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Michael Flynn’s Holocaust delusions

The former national security adviser should talk to survivors while he still can.

Michael Flynn. Credit: Gage Skidmore/Wikimedia Commons.
Michael Flynn. Credit: Gage Skidmore/Wikimedia Commons.
Joseph Frager
Dr. Joseph Frager is a lifelong activist and physician. He is chairman of Israel advocacy for the Rabbinical Alliance of America, chairman of the executive committee of American Friends of Ateret Cohanim and executive vice president of the Israel Heritage Foundation.

Former U.S. National Security Adviser Gen. Michael Flynn recently made some outrageous comments about the Holocaust. He said of the Jewish victims that there were “thousands of them and not many guards,” implying that the Jews could have fought barehanded against machine guns and survived.

The Auschwitz Memorial Museum was quick to point out, “The assertion that Jews could have easily resisted during deportations to extermination simply due to their numerical strength compared to the guards oversimplifies the dire circumstances they faced during the Holocaust. The sheer number of SS guards made resistance nearly impossible.”

I might add that the SS were the most barbaric, brutal and cunning of all of the Nazi forces. They shot first and asked questions later.

Gen. Flynn is entirely wrong, but he did enable a discussion of Jewish resistance during the Holocaust. The Warsaw Ghetto uprising is the most famous. It began on April 19, 1943 and ended in a major assault by the SS on May 16, 1943. Seven hundred Jewish fighters who were barely armed put up the greatest resistance ever seen in the history of man against the most terrifying and bestial army ever assembled. Seven thousand Jews died fighting and 7,000 more were captured and sent to Treblinka, where they were murdered. After the uprising, 42,000 Polish Jews were rounded up and killed in a two-day shooting spree dubbed Operation Harvest Festival by the Nazis.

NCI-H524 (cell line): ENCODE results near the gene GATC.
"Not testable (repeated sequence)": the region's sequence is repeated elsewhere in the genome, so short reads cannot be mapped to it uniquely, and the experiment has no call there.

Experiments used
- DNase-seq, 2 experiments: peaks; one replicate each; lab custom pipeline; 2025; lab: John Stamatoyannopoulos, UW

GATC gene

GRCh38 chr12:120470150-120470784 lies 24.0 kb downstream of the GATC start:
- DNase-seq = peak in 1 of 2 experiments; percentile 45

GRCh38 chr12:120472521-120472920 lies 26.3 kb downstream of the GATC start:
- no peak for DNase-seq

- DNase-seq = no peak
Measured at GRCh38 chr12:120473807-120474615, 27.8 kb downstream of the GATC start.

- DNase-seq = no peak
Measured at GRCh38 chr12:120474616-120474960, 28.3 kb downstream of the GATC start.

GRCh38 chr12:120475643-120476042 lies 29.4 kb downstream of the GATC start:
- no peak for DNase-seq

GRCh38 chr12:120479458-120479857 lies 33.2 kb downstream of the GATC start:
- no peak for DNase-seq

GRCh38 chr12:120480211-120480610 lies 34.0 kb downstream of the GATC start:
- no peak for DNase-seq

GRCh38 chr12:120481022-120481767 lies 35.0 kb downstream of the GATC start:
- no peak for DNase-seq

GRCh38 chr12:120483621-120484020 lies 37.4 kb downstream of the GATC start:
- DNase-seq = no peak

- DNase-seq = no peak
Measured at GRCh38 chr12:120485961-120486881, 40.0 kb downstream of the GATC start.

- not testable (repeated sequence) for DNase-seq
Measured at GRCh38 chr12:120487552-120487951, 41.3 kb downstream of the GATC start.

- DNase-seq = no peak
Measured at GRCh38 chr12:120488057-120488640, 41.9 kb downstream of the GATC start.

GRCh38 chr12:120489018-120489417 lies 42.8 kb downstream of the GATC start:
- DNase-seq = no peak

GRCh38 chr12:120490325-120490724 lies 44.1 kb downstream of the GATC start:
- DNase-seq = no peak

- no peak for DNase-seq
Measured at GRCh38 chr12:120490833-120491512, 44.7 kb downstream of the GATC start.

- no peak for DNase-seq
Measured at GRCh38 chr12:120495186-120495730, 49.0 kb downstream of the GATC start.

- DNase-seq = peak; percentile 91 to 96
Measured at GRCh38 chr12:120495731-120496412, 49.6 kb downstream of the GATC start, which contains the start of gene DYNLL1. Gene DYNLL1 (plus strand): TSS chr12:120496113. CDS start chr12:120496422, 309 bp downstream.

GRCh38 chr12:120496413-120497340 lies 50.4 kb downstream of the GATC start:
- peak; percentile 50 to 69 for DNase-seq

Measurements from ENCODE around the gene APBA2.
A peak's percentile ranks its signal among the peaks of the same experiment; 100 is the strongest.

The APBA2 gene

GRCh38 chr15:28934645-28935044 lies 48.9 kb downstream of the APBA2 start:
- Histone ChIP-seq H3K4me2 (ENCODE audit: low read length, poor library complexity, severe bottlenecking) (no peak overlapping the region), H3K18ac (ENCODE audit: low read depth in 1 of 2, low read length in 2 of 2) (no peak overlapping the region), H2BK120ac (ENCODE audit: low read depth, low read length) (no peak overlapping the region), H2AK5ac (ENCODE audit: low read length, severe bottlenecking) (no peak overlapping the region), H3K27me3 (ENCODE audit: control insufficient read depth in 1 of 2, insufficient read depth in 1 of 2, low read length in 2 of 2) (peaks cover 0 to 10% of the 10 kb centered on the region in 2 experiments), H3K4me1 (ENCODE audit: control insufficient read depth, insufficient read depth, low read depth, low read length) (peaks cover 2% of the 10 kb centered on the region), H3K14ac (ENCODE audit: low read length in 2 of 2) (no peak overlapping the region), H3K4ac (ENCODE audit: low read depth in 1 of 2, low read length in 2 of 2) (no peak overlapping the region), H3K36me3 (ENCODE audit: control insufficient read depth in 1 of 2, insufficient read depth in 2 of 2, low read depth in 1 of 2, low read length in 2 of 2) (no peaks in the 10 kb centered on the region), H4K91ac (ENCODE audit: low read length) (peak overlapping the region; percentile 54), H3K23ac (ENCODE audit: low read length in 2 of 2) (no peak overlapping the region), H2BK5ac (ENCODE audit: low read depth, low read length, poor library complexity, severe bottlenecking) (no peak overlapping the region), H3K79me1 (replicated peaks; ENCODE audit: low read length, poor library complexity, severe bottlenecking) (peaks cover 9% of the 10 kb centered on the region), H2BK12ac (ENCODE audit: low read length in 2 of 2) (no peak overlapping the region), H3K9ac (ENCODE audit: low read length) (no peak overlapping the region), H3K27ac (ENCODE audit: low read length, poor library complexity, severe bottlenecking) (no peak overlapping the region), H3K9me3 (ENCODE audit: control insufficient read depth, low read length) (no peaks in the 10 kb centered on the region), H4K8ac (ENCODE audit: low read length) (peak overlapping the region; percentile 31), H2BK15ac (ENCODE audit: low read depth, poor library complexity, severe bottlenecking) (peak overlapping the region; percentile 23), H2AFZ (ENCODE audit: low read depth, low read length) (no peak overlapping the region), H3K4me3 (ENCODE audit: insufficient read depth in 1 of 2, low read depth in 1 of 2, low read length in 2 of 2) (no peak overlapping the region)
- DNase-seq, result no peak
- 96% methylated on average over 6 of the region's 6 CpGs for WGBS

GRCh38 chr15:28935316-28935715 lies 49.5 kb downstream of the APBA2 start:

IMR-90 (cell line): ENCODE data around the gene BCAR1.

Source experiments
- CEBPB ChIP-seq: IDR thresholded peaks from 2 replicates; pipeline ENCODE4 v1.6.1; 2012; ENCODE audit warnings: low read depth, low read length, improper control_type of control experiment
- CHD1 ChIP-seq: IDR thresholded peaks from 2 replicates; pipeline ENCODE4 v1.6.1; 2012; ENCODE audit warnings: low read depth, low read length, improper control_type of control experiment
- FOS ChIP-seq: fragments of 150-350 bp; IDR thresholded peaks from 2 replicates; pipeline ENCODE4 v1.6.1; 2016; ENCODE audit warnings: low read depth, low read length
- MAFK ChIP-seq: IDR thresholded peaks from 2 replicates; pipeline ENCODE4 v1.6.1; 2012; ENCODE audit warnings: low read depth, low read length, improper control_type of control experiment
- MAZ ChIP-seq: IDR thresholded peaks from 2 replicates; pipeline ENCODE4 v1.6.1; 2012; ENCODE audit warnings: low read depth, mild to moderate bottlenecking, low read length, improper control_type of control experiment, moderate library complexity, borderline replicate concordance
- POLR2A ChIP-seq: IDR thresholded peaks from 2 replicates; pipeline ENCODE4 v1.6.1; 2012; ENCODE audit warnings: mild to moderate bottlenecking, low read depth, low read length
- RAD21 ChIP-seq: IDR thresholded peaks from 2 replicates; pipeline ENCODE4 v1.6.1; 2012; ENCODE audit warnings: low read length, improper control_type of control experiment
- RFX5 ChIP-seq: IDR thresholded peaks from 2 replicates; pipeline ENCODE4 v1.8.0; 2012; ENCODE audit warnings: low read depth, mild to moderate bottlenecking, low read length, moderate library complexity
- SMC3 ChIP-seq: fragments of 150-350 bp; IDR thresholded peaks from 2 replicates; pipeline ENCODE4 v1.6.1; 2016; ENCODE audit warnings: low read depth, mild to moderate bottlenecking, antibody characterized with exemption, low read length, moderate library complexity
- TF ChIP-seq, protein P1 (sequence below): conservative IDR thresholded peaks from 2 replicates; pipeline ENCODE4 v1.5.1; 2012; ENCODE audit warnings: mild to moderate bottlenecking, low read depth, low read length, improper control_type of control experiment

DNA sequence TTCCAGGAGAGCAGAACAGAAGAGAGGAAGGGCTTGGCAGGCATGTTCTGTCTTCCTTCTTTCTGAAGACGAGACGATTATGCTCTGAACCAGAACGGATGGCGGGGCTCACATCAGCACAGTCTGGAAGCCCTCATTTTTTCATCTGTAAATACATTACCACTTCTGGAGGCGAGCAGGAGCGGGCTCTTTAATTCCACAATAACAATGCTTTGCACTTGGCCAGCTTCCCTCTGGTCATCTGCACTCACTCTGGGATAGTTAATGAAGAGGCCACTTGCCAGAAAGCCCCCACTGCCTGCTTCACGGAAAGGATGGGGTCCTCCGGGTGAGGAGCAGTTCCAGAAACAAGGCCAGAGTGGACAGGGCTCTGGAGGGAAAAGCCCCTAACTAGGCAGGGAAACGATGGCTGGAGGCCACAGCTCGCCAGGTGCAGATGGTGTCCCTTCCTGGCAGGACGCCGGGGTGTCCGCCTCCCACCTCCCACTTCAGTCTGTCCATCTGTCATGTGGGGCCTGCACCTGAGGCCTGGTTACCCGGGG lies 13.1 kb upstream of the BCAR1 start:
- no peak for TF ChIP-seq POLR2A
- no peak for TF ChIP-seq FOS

A lesser-known uprising took place at the Sobibor extermination camp, which was run by the SS and their Ukrainian supporters. On Oct. 14, 1943, prisoners in Sobibor killed 11 members of the SS including deputy commandant Johann Nieman. Three hundred prisoners escaped. Only 50 of them survived the war.

There were many other pockets of resistance. Jews resisted in over 100 ghettoes throughout Eastern Europe. Others joined underground forces that helped topple the Third Reich.

One story that gets very little attention is that of 17-year-old Herschel Grynszpan. He was a Jewish refugee living in Paris who, in Nov. 1938, walked into the German embassy and assassinated Nazi diplomat Ernst Vom Rath. Grynszpan was probably murdered by the Nazis although his exact fate is somewhat murky. He was the first Jew to resist the Nazi onslaught.

Gen. Flynn does not have a correct understanding of the Holocaust. I am afraid that many suffer from similar delusions. I would recommend that they talk to Holocaust survivors while they still can.

The opinions and facts presented in this article are those of the author, and neither JNS nor its partners assume any responsibility for them.
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